Feel Good Friday: A Fighting Spirit

Feel Good Friday - Dec. 10
Published: Dec. 10, 2021 at 10:17 PM EST
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TOLEDO, Ohio (WTVG) - It’s not normally a question one would ask a lady, but Mary Bobinski will happily tell you that she is 59-years-old. She is proud of every one of those years of life, particularly the last four.

That is when she was presented with a major life curveball is sharing her story. It’s a story about being grateful, even in the most trying of times.

Four years ago, the now-59-year-old suffered two strokes. Doctors searched for a reason, and after a battery of tests, she got the diagnosis: glioblastoma.

“I never thought I would be a brain cancer person. If I had anything, I thought it would’ve been maybe lung cancer; I was a smoker years and years and years ago when I was in college,” she explained.

Her initial prognosis was another six months, at best. Her husband and son kept that information from her at first, and looking back now, Mary says she believes that kept her focused ... and hopeful.

“I never asked ‘why me’. I thought, well, what do I gotta do to get through it,” she recalled.

Bobinski underwent a major surgery, followed by countless appointments for chemotherapy and radiation. Through it all, she lived her life with a single motto in mind: “suck it up buttercup.” She even had the phrase emblazoned on a t-shirt, one she still wears today. “I would wear that when I went into radiation every day, and the ladies always laughed at it!”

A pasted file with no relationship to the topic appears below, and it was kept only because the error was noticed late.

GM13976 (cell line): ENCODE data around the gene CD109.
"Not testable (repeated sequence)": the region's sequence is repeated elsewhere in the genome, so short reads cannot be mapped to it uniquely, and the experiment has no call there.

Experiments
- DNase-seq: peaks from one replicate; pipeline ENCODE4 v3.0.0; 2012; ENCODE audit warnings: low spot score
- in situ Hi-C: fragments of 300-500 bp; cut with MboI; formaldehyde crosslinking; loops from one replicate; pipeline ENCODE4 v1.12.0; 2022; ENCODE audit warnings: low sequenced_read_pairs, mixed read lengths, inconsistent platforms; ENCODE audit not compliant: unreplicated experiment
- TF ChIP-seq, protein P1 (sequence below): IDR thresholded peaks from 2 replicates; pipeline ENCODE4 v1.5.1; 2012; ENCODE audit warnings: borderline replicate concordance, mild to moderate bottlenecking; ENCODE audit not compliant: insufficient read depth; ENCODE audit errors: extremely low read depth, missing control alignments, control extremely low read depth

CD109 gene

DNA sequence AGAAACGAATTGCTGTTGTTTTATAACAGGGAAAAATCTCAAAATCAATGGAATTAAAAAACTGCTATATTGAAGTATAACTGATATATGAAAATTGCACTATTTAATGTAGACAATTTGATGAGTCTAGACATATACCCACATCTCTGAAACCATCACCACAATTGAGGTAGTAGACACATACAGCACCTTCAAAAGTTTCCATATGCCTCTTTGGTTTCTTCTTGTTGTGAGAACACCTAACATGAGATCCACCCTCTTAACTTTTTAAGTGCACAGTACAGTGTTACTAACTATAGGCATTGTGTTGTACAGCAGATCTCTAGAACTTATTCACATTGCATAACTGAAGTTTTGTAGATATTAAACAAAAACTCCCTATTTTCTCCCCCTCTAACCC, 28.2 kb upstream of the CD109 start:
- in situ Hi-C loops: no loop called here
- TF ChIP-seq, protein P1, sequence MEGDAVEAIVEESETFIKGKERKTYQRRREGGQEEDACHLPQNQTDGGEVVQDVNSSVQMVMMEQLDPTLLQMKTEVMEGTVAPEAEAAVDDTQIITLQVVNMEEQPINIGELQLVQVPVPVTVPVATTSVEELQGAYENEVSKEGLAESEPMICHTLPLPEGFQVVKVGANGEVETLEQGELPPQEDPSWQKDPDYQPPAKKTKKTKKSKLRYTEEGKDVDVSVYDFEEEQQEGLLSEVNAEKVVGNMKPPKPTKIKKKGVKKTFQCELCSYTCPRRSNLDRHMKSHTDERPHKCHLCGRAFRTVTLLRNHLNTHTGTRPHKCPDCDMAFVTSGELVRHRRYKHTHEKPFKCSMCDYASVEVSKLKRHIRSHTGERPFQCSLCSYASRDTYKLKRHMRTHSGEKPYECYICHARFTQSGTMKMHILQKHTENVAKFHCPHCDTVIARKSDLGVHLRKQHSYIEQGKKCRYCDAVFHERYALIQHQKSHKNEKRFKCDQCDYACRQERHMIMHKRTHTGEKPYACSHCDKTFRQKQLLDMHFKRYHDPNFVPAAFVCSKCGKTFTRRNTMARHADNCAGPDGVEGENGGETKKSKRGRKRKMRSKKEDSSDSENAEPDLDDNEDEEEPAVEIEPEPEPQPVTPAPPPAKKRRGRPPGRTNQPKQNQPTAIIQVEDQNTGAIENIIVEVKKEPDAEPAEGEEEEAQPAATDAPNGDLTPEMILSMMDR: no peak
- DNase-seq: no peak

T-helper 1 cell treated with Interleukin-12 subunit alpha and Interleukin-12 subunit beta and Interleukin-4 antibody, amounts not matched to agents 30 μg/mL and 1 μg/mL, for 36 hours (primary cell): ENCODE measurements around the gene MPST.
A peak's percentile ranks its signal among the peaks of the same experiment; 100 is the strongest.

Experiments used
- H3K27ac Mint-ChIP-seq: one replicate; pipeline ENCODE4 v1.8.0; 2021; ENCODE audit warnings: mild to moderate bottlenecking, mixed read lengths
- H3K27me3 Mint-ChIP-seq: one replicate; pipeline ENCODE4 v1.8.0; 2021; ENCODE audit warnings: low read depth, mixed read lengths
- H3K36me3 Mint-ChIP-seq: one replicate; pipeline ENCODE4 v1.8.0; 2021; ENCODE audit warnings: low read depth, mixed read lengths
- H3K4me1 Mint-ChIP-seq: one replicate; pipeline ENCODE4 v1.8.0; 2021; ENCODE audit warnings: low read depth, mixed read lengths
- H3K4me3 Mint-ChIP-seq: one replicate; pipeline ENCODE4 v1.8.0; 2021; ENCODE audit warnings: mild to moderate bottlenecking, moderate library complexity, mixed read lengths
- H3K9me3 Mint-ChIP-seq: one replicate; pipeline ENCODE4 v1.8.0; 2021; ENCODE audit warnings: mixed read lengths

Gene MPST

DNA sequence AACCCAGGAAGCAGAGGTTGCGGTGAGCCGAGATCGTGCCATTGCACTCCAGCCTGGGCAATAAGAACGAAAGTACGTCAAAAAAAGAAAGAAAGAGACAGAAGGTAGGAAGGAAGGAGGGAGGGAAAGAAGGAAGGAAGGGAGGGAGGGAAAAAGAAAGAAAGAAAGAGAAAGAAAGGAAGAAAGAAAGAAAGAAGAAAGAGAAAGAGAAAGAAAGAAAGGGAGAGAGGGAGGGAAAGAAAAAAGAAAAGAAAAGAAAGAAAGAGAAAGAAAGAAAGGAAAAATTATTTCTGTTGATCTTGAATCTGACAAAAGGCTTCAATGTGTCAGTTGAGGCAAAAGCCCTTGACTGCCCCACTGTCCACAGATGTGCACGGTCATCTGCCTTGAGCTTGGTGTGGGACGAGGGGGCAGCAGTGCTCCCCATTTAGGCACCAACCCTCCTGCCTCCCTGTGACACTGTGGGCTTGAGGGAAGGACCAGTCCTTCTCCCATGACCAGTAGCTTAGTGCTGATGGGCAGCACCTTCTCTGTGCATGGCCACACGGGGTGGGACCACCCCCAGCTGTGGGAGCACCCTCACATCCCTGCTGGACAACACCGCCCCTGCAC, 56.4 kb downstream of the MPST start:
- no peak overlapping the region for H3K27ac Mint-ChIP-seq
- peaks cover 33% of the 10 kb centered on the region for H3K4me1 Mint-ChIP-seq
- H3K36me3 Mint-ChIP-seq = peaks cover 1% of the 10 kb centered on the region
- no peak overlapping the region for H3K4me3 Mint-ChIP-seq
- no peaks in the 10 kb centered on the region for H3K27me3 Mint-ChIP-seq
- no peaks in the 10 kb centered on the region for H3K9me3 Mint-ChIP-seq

Slowly but surely, Mary recovered, surrounded by her many siblings, her husband, and son, Justyn, who at one point, considered putting off college because he didn’t want to leave her side to move to Columbus.

“I think she was worried about disrupting my future,” Justyn remembers now. “Which - when you’re looking at that 3-6 month diagnosis, pushing back going to school a semester ... it didn’t seem like a big deal to me.”

Justyn ended up studying engineering at University of Toledo so he could be by his parents’ sides, and he says the entire experience made them closer - and even more grateful.

Mary agrees. “It’s crazy. I’m a walking miracle. I mean, why else am I still here” she laughs.

It’s a question even her doctor pondered. “After my first year he goes, ‘wow. I can’t believe you’re still here’. He said ‘when I first met you, I thought you’re not going to make it for six months!’ I said, ‘how long was your longest cancer survivor with the glioblastoma multi-form,’ and he said ‘11 years.’ I said, ‘mark my words, I’m gonna beat her’”.

Mary continues to get an MRI every six months, and so far, her doctors are very happy with her progress. She now mentors others with cancer through the Victory Center, encouraging them to never give up.

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